With spring on the horizon lots of us are thinking of long rambles in the quiet of the countryside.  In East Sussex the Ashdown Forest is always popular as here, apart from the birdsong and the wind soughing in the tall grasses and occasional trees, all is quiet.  And there are the scents of the flowers and herbs which are delicious.  Of course it depends on the time of year you are there as to what you see and smell.  For example, in spring it is possible to find cushions of pale yellow primroses, drifts of bluebells, bright yellow gorse and, someone once told me, they had seen wild irises and orchids.  Later in the year the moors acquire a lavender carpet as the heather blooms.
Ashdown Forest is an ancient forest upon which, fortunately, builders no longer encroach to create more towns.  The 10 square miles/2,396 hectares of woods themselves consist of oaks, ash and beech with a floor of ferns.  Deep in the forest look out for the Fallow deer.  Shy creatures and delightful to watch.

Probably the most famous resident of Ashdown Forest is Winnie-the-Pooh.  A.A. Milne, who wrote the Christopher Robin stories, lived on the northern edge of the forest and in his books re-named some of his favourite places.

For example, Gills Lap became Galleons Lap where there is now a memorial to A.A. Milne and E.H. Shephard, the illustrator of the Pooh books.  There are also designated Pooh Walks which start from here.

All of Pooh’s fans have to visit the Poohsticks Bridge and I am no exception.  Obviously playing Pooh Sticks is more fun when there is more than one of you, but I usually manage by using ‘competing’ sticks.

The Bridge is just outside the village of Hartfield which is a good excuse to go and visit Winnie-the-Pooh Corner, a shop in a 300-years-old building, and buy yet more souvenirs.  The Church of St. Mary the Virgin is even older – 13th century.  It is more famous for its high points - these are the West Tower and the Broach Spire.

Like Winnie-the-Pooh and his friends, Piglet and Roo, at the end of the day it is time to head for home after a day of adventures in the Enchanted Places of Ashdown Forest.

Monday, 18 February 2013

Photographing the Royal Family

A Smiling Queen

I’ve often wished I could take photos of the Royal Family just like the ones we see in magazines.  Not the posed ones but those taken at events, walkabouts and on casual occasions.  I know I never will because I don’t have one of those big expensive cameras with all the bells and whistles.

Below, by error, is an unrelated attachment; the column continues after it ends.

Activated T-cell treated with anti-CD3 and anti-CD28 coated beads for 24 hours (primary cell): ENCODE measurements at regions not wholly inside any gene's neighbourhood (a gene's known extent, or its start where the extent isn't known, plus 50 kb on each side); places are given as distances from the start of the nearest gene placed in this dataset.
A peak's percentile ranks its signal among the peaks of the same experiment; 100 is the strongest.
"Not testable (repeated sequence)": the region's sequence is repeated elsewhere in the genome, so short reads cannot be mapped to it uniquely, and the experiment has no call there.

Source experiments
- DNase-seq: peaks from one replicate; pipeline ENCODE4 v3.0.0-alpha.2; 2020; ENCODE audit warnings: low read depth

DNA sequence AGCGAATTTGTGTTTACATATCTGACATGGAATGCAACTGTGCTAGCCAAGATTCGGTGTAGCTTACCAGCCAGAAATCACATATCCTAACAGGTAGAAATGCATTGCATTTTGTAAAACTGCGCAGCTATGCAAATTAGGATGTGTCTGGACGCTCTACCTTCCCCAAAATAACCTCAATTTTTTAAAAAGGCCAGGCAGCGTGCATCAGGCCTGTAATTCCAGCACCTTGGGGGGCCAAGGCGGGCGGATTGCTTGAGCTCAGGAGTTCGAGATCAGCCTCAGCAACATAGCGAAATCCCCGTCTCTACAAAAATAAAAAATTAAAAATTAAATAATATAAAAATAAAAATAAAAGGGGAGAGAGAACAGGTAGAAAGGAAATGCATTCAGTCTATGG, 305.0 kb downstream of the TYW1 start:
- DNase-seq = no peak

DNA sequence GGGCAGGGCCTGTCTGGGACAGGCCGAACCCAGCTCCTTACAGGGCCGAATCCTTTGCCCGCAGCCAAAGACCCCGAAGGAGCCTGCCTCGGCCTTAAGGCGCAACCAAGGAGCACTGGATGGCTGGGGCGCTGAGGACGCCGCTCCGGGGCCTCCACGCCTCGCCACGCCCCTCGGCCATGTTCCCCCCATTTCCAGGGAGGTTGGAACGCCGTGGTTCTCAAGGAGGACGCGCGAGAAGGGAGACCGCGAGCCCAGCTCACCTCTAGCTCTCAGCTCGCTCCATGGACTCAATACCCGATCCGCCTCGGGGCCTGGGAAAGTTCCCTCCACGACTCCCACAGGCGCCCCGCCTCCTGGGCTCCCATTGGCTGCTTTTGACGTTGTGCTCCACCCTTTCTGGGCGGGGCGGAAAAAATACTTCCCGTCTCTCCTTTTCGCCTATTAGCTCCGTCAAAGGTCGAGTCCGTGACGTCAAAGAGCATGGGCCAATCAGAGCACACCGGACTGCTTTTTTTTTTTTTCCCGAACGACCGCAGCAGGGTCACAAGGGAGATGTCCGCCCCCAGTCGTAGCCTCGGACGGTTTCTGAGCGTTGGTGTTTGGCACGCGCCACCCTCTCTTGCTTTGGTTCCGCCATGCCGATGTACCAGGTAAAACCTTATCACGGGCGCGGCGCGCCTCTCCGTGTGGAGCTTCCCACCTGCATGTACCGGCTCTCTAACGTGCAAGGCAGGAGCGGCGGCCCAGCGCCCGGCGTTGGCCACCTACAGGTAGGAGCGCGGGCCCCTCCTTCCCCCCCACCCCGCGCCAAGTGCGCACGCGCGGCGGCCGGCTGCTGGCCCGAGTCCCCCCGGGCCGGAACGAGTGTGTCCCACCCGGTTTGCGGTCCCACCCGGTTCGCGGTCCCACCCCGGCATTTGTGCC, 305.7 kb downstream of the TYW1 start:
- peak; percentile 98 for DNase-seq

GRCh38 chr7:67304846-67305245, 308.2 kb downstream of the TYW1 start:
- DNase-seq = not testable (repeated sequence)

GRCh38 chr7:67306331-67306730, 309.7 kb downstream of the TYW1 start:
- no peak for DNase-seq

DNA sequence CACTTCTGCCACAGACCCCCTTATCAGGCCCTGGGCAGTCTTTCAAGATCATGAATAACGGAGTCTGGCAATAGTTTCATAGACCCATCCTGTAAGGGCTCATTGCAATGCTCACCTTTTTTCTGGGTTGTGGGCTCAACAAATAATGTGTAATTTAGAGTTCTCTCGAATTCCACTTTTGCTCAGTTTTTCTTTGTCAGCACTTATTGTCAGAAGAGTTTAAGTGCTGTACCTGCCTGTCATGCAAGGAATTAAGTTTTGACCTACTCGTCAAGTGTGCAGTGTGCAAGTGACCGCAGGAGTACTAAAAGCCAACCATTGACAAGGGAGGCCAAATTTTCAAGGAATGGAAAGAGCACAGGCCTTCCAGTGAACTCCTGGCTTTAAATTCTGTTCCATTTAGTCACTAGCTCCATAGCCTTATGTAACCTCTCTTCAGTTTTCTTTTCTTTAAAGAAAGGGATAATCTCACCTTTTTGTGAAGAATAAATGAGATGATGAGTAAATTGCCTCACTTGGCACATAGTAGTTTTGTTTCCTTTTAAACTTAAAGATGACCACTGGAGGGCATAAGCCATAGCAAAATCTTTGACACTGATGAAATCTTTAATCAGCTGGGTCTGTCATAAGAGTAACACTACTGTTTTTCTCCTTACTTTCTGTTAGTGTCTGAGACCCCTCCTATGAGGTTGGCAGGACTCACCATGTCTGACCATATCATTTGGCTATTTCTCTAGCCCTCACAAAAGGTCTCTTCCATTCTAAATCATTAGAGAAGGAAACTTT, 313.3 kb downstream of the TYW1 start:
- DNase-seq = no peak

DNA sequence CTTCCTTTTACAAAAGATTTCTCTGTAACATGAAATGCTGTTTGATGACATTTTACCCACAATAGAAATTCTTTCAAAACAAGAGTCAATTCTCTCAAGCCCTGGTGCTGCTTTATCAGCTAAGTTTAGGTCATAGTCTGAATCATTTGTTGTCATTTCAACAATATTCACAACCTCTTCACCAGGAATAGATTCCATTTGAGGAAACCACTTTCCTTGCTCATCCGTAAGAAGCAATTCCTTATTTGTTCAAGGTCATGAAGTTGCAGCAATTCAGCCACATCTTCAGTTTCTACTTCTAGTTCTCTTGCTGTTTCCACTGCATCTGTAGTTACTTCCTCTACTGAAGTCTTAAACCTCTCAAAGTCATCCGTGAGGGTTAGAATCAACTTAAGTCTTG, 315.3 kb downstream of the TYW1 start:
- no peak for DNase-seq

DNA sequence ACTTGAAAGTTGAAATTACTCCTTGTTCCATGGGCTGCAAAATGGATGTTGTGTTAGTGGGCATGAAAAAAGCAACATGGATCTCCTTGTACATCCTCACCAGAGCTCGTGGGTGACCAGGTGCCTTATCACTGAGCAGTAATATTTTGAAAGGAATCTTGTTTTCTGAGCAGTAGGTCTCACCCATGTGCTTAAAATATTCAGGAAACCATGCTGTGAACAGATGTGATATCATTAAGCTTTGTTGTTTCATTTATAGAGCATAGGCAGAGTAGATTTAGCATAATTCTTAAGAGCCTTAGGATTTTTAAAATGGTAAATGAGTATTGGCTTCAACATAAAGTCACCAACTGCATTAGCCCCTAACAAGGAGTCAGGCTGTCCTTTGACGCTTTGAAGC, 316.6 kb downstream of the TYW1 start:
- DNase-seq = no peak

Like the majority of us my cameras are small and basic.  They have changed over the years from the wind-on by hand to the general point and shoot and now digital.  But I still have problems.

There was the occasion when one cold day I stood in The Mall to see The Queen and Prince Philip heading for the State Opening of Parliament.  She looked lovely with a flashing diamond coronet and a white fur wrap.  Camera up, finger poised and - click!  Photo of the hand of the lady standing beside me as she waved.  I waited for over an hour for the return but as I was on my lonesome I wasn’t spotted.  I did get a photo but Her Majesty wasn’t looking my way.

With older cameras taking so long to wind on I did get quite a few photos of royal chauffeurs and the back of the car.  When the Queen Mother visited the Guildhall in the City of London the person standing beside me told me she had given me a lovely smile.  Wish I’d caught it on camera.

When Princess Diana once attended a concert at the Barbican Hall I managed to get a distant photo of her receiving a bouquet.  As the camera took so long to wind on, by the time it was ready for the next snap she was climbing a staircase.

So far as distance photos are concerned, you definitely do need a good telephoto lens.  For the 50th Anniversary of VE Day I got myself to Buckingham Palace at about 6.00 a.m.  And only just managed to squeeze myself in at the railings between a tall Australian and one of the concrete pillars.  Yes, I took several balcony photos but when printed all they showed were small figures.  Mind you, now I’ve put them onto the computer I’ve managed to improve them slightly.